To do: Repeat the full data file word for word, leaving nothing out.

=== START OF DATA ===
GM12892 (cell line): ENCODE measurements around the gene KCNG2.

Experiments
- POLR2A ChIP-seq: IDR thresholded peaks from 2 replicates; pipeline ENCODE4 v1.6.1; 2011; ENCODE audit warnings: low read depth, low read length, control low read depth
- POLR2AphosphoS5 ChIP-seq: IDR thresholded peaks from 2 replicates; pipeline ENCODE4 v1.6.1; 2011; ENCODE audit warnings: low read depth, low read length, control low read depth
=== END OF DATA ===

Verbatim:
GM12892 (cell line): ENCODE measurements around the gene KCNG2.

Experiments
- POLR2A ChIP-seq: IDR thresholded peaks from 2 replicates; pipeline ENCODE4 v1.6.1; 2011; ENCODE audit warnings: low read depth, low read length, control low read depth
- POLR2AphosphoS5 ChIP-seq: IDR thresholded peaks from 2 replicates; pipeline ENCODE4 v1.6.1; 2011; ENCODE audit warnings: low read depth, low read length, control low read depth